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Report: NFL Expects Adjustment To New Helmet Rule To Take Three Years

By Michael Hurley, CBS Boston

BOSTON (CBS) -- The storyline dominating the NFL preseason this summer involves the implementation of a new rule banning all players from initiating contact with their helmet. And it's with good reason.

As Pro Football Talk noted, penalties have been called for the new helmet rule 51 times through 33 preseason games -- a pace that would account for close to 400 flags in the regular season. That's obviously a significant impact, and while many pundits and analysts believe on-field officials might be calling penalties more often in the preseason than they will in the preseason, the league has not given any indication that the real games will be officiated any differently.

In fact, ESPN's Chris Mortensen reported that when it comes to the players and coaches fully adapting to the style of play dictated by the new rule, the NFL "is looking at a 'probable three-year' adjustment to the new emphasis that will change behavior with consistent application."

That's certainly not the news that most football fans -- and players -- likely wanted to hear. The rule has created much more confusion than it has clarity, and its inconsistent application has led to most people wondering how, exactly, this new rule will work. Certainly, there have been numerous instances of players lowering their heads into each other this preseason, without a penalty being called. Other times, seemingly innocuous tackles have resulted in 15-yard penalties. And that's only on plays involving ball carriers; the league vowed to enforce the penalty with all players across the whole field, yet it's yet to really spring up on the line of scrimmage, where helmet contact is almost entirely unavoidable on nearly every snap.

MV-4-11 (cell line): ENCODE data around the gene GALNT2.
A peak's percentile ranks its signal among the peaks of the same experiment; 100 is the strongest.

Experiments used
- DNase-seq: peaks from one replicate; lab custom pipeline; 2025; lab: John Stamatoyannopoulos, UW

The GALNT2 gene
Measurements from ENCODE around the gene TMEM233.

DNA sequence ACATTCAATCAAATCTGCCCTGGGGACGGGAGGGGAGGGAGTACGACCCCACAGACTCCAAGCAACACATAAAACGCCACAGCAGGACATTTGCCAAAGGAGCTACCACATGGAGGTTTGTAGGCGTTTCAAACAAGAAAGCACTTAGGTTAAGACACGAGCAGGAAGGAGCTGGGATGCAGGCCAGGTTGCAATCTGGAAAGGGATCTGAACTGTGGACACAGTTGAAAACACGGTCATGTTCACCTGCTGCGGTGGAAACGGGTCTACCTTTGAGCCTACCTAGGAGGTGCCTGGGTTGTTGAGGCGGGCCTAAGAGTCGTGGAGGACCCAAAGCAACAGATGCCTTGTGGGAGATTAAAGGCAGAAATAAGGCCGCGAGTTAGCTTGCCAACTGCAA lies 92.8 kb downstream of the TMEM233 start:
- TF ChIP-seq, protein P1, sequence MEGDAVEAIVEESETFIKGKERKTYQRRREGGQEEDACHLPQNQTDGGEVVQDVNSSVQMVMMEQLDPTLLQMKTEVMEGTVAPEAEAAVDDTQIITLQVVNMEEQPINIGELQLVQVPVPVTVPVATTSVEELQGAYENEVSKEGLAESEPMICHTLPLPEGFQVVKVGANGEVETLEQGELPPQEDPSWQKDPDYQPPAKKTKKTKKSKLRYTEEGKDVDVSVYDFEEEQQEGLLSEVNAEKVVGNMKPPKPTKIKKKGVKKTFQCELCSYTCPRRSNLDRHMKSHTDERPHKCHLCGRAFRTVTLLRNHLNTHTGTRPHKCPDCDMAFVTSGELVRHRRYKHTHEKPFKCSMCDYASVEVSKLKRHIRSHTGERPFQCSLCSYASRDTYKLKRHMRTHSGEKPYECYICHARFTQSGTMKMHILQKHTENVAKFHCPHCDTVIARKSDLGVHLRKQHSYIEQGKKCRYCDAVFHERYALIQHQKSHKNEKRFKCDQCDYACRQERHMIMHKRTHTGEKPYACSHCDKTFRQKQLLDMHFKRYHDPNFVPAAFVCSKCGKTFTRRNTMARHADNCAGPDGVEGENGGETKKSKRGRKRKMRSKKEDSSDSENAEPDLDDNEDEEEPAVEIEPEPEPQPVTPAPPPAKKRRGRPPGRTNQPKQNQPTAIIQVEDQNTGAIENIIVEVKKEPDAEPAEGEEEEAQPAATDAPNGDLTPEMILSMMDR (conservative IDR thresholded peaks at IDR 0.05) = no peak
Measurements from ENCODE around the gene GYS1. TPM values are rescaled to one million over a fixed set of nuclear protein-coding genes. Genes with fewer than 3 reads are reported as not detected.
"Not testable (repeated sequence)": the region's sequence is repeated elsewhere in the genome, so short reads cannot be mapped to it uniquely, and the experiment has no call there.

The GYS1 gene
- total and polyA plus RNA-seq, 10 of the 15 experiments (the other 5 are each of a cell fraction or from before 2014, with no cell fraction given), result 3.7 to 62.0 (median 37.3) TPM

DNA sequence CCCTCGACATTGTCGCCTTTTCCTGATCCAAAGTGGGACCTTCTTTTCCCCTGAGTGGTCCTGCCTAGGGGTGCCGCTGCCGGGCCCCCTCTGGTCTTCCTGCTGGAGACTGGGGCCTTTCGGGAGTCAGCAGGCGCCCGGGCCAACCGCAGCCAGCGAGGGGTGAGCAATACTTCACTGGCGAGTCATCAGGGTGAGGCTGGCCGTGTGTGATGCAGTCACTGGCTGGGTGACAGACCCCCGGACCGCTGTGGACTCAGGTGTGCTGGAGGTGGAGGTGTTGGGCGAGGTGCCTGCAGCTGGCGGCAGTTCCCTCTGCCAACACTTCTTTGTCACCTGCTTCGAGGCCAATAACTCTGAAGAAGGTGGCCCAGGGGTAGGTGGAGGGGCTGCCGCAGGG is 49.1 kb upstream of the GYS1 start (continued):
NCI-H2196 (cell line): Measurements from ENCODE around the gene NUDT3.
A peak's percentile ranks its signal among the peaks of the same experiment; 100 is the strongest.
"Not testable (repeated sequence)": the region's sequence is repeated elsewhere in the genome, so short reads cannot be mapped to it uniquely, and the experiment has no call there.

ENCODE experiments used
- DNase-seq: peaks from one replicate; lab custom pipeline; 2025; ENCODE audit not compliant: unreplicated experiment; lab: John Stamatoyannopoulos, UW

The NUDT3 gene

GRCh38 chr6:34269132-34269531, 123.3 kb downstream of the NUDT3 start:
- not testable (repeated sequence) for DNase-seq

The spirit behind the rule -- to "send a consistent message that the helmet is not a weapon," per Mortensen -- is rooted in the right place, and frankly, there is plenty of room for the NFL to step in and eliminate certain unnecessary windows for hits to the head. (For example, a defensive player going helmet-to-helmet on a ball carrier who's being held up by a tackler.) But the implementation of this particular rule seems to overlook some very obvious factors of speed, size, kinetics, and natural instincts and reactions. What's seemingly been clear through two weeks of the preseason is that a universal application of a vague rule is only setting the NFL up to have real games potentially decided by the selective enforcement of an unclear rule.

But fear not, football fans. According to Mortensen, NFL head of officiating Alberto Riveron will soon be releasing an "updated video tutorial" to help clear up and and all confusion. Given how crystal clear the previous explanatory video from Riveron was, one can only imagine that this will surely solve the problem that the NFL itself created.

You can email Michael Hurley or find him on Twitter @michaelFhurley.

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